A quick little update on my projects:
Today I spent a good 6 hours editing Part 2 of Science Mom's Guide to Water. I may have gone a little over-board with drawing cartoons for this one, but I think they help convey the material---and it was a lot of fun to make. I just need to clean up the audio and then the finished product should be up tomorrow or the next day.
Making videos has had a steep learning curve. My very first attempt at this, I didn't dare try to film myself (and I didn't have a camera that would take more than 2 minutes of video), so I asked Audrey Balzart--a friend and film student from Nevada State College--if she would help me put together some science videos. This was in November. We spent a few hours filming and I learned several things:
1. I froze up in front of the camera. I had to tell myself over and over "Pretend you're talking to a group of kids..."
2. If I ever wanted to have a white background (which is best for several expeirments I had planned), then I couldn't wear a white labcoat, or I'd look like a floating head.
3. As wonderful as it was to have professional videographers help me with a video... I felt super bad about the time commitment I was asking them to give, both in filming and editing. I needed to buy my own camera and box lights (and figure out how to edit videos).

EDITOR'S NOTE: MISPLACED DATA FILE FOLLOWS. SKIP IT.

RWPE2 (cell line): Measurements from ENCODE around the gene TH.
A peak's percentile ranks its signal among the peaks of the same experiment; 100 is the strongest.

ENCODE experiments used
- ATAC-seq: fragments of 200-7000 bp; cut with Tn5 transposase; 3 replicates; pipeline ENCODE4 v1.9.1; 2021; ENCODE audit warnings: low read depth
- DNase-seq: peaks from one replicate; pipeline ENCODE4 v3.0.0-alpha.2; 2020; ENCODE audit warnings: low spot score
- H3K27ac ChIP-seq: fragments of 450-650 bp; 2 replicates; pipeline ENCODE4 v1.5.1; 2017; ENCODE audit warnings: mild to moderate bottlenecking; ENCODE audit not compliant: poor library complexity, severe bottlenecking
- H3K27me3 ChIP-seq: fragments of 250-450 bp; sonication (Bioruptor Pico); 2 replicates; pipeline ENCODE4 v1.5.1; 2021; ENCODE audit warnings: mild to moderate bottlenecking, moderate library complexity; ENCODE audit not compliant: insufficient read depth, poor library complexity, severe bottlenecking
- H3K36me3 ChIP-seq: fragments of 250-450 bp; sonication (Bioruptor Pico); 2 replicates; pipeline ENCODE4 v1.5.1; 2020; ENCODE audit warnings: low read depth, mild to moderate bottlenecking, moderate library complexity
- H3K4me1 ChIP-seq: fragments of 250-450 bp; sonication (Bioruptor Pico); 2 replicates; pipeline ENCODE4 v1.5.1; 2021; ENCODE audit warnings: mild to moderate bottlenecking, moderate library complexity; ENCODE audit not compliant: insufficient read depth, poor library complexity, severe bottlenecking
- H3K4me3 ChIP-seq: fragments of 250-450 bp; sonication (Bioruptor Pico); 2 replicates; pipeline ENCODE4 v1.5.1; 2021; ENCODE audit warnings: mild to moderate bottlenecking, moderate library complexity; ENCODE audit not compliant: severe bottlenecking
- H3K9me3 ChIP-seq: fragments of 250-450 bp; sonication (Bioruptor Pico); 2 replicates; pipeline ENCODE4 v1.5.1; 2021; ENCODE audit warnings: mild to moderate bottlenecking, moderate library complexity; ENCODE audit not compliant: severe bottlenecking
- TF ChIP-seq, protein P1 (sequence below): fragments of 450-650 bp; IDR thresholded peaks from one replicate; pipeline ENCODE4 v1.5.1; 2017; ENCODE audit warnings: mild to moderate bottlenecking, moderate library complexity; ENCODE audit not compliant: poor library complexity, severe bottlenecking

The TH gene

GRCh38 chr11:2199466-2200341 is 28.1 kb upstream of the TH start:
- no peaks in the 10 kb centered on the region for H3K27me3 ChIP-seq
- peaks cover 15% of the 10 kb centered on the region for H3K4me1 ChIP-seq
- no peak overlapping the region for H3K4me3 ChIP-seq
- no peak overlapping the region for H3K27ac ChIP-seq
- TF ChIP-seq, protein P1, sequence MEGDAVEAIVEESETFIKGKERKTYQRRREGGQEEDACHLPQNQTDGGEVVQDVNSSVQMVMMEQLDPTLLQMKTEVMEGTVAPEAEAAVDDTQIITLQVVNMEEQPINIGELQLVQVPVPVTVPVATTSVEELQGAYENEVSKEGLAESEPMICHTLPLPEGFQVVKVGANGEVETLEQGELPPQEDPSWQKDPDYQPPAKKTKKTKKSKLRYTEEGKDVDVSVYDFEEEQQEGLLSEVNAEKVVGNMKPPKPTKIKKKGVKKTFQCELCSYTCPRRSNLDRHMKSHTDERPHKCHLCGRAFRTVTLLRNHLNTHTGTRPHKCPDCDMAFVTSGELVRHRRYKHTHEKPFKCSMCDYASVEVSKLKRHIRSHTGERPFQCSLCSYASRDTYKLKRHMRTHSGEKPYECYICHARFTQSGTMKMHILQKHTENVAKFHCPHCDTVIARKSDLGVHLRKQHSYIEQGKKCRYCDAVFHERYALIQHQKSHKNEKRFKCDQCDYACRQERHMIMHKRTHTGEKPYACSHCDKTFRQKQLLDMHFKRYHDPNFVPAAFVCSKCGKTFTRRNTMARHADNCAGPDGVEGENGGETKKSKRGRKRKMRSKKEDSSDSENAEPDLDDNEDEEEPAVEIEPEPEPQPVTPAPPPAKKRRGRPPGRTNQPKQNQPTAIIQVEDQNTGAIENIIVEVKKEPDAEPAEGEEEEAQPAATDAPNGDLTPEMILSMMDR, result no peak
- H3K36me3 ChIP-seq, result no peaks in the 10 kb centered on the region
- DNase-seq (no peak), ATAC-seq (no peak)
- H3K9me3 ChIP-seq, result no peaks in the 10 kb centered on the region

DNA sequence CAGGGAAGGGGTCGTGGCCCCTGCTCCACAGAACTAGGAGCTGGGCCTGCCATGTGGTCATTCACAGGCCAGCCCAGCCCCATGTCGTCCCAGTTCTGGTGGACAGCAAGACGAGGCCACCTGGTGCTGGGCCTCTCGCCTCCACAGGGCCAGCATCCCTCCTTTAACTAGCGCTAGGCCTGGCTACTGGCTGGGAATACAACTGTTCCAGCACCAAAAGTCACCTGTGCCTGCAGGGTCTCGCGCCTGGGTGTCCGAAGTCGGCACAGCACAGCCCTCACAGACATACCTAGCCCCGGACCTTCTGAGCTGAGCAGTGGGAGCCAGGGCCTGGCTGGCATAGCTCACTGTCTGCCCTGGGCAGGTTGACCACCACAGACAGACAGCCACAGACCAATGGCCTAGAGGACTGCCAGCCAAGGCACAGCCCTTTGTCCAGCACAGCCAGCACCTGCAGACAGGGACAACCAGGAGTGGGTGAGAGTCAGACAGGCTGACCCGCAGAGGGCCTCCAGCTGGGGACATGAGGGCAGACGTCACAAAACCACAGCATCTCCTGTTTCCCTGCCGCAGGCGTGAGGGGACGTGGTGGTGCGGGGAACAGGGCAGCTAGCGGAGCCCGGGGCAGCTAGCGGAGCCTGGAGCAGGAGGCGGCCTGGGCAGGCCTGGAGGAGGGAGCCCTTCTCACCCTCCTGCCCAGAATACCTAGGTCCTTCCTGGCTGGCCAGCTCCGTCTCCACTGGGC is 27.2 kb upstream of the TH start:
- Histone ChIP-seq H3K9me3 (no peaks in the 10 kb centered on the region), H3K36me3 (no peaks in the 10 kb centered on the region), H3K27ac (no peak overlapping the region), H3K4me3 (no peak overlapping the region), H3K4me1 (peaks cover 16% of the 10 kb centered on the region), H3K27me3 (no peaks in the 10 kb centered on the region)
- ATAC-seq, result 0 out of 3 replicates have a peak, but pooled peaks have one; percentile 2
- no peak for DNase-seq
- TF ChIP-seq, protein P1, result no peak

Today Audrey sent me a copy of the first video we made: the Tower of Math Knowledge, and I wanted to share it with you.
The idea for a math tower all started a couple years ago when I was talking to my kids about how adding and subracting could be... well, boring. "What's the point?" They asked --- And I thought of how a person's quantitative skills could either make or break a chemistry class in college, and how much I loved calculus, and I wanted to share that end goal with them. "If you are strong in math, then the sciences are open to you! You can study and really understand any type of science!" But without strong math skills? The doors to a whole heap of potential careers slam shut. Not to mention, you lose out on some beautiful moments of wonder and beauty.
So I came up with the idea of this visual activity and built these blocks. My husband (who is a mathematician) and I had some fun discussions about the order -- because while counting and place value have a very clear and easy place in the tower, "graphs" does not. To me, thinking of the simple graphing in my kid's elementary school homework, graphs seemed very simple. To him, thinking of graph theory, it was rather complex, and probably belonged right up at the top with calculus and statistics. But the exact order doesn't really matter. This tower is all about the concept of putting in the necessary practice to get each math concept securely in place so that you can build on it and learn more.
I've taken these blocks to dozens of classrooms in the last two years and it's been a great activity. At the end when we pull out the block and the tower falls, that's always a big hit. And fairly often, teachers will tell me that their students have better attitudes about practicing math after seeing this exercise because now they have an end goal: getting to calculus and statistics.